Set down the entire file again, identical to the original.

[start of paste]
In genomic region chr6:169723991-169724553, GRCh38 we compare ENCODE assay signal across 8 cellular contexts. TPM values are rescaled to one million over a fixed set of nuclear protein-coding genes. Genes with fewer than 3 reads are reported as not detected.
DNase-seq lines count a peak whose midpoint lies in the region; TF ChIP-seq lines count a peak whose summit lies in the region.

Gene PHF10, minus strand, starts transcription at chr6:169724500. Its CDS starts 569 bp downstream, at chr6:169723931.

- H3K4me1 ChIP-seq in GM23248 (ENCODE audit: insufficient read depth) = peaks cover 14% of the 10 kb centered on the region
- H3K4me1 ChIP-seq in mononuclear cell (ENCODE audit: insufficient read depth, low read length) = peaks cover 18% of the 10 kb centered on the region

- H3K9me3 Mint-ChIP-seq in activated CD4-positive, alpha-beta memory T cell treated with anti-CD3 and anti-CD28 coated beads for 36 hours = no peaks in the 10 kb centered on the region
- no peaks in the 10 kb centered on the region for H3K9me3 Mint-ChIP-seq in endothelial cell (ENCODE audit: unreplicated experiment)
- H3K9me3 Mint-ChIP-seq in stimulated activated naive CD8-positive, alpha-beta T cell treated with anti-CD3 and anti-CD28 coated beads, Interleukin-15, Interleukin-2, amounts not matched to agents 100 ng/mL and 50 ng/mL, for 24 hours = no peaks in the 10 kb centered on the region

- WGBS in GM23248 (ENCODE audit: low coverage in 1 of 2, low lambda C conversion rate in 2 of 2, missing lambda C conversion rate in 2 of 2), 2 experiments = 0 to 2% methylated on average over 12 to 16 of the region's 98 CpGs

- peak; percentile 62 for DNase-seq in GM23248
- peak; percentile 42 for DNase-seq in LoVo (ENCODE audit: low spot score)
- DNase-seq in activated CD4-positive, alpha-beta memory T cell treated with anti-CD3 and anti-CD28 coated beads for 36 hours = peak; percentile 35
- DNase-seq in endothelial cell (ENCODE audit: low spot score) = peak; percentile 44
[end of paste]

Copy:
In genomic region chr6:169723991-169724553, GRCh38 we compare ENCODE assay signal across 8 cellular contexts. TPM values are rescaled to one million over a fixed set of nuclear protein-coding genes. Genes with fewer than 3 reads are reported as not detected.
DNase-seq lines count a peak whose midpoint lies in the region; TF ChIP-seq lines count a peak whose summit lies in the region.

Gene PHF10, minus strand, starts transcription at chr6:169724500. Its CDS starts 569 bp downstream, at chr6:169723931.

- H3K4me1 ChIP-seq in GM23248 (ENCODE audit: insufficient read depth) = peaks cover 14% of the 10 kb centered on the region
- H3K4me1 ChIP-seq in mononuclear cell (ENCODE audit: insufficient read depth, low read length) = peaks cover 18% of the 10 kb centered on the region

- H3K9me3 Mint-ChIP-seq in activated CD4-positive, alpha-beta memory T cell treated with anti-CD3 and anti-CD28 coated beads for 36 hours = no peaks in the 10 kb centered on the region
- no peaks in the 10 kb centered on the region for H3K9me3 Mint-ChIP-seq in endothelial cell (ENCODE audit: unreplicated experiment)
- H3K9me3 Mint-ChIP-seq in stimulated activated naive CD8-positive, alpha-beta T cell treated with anti-CD3 and anti-CD28 coated beads, Interleukin-15, Interleukin-2, amounts not matched to agents 100 ng/mL and 50 ng/mL, for 24 hours = no peaks in the 10 kb centered on the region

- WGBS in GM23248 (ENCODE audit: low coverage in 1 of 2, low lambda C conversion rate in 2 of 2, missing lambda C conversion rate in 2 of 2), 2 experiments = 0 to 2% methylated on average over 12 to 16 of the region's 98 CpGs

- peak; percentile 62 for DNase-seq in GM23248
- peak; percentile 42 for DNase-seq in LoVo (ENCODE audit: low spot score)
- DNase-seq in activated CD4-positive, alpha-beta memory T cell treated with anti-CD3 and anti-CD28 coated beads for 36 hours = peak; percentile 35
- DNase-seq in endothelial cell (ENCODE audit: low spot score) = peak; percentile 44